Thread bunching up while you are sewing can be the most frustrating problem. Not only do you now have a ton of seam ripping to do, but a problem to fix, and all you wanted to do was sew a dress. The good news is you are not alone; every sewer experiences bunching thread at some point. Start by not freaking out, take a deep breath, and read below to learn how to fix the problem.
Reasons Your Thread Bunches Up When Sewing
Before you panic, you need to check a few areas to determine where the problem starts. First, take out your thread and bobbin and set them up fresh. Next, grab some leftover fabric (always two pieces together) and make a quick line. If the problem continues, it’s time to go to the next step.
Check the side sporting the bunching. If it bunches on the top, you have a different problem than if it bunches underneath. On top means it’s a problem with the thread or machine, while on the bottom indicates an issue with the bobbin. Finally, pull out a seam ripper and sweep under the bobbin cover gently to pull up any loose strings possibly trapped, causing the problem. Now let’s look at the most common issues.
Here are some common reasons that thread bunches up while sewing:
Your machine’s tension may be a quick explanation for the bunched thread.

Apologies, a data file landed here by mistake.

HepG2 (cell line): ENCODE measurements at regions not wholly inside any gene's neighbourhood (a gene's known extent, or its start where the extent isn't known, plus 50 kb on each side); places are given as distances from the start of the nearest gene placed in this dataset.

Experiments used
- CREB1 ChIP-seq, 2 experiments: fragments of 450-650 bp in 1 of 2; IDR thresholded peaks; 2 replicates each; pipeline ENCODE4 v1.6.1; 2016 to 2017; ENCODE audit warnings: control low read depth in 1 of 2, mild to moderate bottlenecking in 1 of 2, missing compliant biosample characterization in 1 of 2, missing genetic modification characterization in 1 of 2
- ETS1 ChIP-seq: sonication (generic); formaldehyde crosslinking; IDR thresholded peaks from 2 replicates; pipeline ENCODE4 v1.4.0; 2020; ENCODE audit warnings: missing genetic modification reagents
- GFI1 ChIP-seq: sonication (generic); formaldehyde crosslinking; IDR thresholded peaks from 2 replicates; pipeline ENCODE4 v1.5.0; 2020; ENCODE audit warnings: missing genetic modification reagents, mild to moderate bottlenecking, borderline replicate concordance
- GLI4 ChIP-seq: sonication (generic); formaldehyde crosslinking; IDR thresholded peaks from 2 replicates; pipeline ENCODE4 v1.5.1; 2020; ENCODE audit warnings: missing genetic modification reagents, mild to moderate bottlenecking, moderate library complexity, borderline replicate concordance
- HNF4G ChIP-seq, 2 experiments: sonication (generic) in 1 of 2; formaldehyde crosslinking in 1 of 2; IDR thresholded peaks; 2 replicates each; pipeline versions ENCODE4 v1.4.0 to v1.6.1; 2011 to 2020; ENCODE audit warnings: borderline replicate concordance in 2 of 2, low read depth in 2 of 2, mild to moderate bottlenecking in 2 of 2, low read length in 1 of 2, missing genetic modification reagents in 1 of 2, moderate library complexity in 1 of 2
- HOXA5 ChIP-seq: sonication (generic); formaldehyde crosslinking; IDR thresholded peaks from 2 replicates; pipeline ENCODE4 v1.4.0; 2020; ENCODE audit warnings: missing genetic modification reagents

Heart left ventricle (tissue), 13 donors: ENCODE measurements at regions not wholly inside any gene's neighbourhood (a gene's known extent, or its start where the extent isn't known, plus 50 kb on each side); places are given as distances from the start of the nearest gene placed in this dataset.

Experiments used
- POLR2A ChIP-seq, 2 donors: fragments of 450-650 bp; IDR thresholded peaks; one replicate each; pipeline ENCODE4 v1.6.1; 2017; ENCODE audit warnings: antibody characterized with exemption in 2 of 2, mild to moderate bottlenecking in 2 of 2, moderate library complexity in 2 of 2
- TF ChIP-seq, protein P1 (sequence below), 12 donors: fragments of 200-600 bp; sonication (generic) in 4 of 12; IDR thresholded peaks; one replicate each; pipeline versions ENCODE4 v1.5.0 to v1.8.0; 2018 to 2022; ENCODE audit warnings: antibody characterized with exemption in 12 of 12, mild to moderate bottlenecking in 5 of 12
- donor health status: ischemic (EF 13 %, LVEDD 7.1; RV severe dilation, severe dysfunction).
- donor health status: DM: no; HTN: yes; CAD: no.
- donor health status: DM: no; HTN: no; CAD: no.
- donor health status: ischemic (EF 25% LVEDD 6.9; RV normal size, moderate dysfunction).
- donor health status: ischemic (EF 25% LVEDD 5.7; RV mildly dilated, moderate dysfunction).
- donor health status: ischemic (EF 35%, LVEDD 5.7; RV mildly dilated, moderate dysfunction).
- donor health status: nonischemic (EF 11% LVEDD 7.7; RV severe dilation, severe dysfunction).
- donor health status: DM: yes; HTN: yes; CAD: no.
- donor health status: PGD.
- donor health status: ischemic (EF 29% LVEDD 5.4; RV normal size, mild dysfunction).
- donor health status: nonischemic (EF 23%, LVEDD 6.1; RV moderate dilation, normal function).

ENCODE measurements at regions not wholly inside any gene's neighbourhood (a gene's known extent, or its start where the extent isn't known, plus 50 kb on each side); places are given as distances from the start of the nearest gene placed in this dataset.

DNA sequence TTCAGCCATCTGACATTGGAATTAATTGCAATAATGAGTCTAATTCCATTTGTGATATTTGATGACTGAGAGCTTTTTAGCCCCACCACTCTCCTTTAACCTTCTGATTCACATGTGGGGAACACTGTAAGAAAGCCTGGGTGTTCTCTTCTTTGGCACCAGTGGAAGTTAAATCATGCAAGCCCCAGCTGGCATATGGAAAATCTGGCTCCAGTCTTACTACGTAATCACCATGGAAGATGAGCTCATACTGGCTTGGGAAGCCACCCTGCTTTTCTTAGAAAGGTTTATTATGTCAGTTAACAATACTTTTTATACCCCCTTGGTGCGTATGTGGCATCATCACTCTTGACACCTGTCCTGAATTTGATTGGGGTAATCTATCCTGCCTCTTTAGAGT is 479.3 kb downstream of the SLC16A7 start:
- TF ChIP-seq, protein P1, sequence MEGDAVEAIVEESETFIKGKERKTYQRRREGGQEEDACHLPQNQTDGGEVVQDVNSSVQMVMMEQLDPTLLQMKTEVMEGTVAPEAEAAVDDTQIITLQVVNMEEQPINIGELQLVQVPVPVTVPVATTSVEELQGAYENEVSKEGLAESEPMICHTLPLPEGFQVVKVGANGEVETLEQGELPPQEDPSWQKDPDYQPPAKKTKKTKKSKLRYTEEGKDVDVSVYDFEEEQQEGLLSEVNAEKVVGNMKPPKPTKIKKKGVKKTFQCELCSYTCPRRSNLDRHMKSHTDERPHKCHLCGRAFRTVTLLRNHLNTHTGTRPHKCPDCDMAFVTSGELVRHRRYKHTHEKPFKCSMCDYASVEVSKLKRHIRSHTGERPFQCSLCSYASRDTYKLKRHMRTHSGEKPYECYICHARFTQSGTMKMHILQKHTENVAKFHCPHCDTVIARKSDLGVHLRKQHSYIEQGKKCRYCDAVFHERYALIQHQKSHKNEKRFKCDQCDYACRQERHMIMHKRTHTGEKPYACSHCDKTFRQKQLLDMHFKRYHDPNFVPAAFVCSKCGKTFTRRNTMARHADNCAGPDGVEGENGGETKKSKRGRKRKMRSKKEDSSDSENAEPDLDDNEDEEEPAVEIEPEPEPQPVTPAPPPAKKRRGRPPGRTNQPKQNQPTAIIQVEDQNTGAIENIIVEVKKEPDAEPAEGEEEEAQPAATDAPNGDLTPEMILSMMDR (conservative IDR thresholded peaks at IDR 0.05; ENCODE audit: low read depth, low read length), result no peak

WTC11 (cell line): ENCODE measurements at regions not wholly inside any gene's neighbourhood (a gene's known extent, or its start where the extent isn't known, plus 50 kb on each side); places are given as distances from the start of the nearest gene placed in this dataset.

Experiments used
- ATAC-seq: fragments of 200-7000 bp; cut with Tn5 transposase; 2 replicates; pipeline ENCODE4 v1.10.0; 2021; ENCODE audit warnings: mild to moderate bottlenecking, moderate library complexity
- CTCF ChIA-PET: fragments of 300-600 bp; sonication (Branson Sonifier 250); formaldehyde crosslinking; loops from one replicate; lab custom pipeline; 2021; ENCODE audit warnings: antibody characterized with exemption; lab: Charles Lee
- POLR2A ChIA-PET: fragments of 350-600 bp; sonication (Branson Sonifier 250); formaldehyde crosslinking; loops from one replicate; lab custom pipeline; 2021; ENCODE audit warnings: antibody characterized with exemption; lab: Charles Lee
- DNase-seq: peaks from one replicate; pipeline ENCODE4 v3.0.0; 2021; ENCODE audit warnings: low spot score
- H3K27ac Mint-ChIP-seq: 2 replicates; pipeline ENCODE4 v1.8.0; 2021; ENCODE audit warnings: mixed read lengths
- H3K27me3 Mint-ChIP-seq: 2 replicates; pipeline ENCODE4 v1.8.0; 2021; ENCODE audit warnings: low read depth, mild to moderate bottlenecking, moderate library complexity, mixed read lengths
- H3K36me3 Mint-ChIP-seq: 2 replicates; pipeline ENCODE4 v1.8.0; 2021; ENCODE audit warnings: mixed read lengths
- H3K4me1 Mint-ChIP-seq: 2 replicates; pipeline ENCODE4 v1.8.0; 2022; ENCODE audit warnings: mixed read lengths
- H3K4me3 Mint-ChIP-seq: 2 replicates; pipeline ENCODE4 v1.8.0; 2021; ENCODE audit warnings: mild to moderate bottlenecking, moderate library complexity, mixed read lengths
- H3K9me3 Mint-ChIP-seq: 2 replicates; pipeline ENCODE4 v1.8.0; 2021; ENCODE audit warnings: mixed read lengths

Tension maintains the even spacing of the top and bottom stitches, ensuring symmetry of the thread from the bobbin and from the spool. Without symmetry, the stitches pucker and create an uneven seam. Check your tension before moving on.
The wrong thread for the wrong fabric can lead to bunching as well. Weak thread can cause the problem too. Always invest in the high-quality thread to avoid such issues. In addition to being more prone to breaking, the fibers in low-quality thread tend to be looser. Loose fibers and thread fragments cause an increase in lint production in a sewing machine.
Next, improperly threading the machine can lead to bunching. The bird’s nest effect occurs from tension either too high or too low. Simply take out your bobbin and rethread the thread for the top, ensuring to guide the thread in the correct order as shown on your machine. Next, you should give stitching a go using a practice piece.
Your presser foot could lead to the problem too. A presser foot guides the fabric through the need and, if not properly secured, will bunch up the thread and the fabric. Although it may seem obvious, it is easy to forget to lower the presser foot when sewing thick fabrics or multiple layers. This is because the top thread needs the strain of the presser foot to prevent bunching of fabric and thread.
When you thread the bobbin with the presser foot down, you get tension. The thread ends up not sitting properly as a result. When the needle skips over the thread, it leads to bunching. Therefore, all threading should be done with the presser foot up so the thread may sit properly. More importantly, it will prevent the needle from having any trouble picking up the bobbin thread.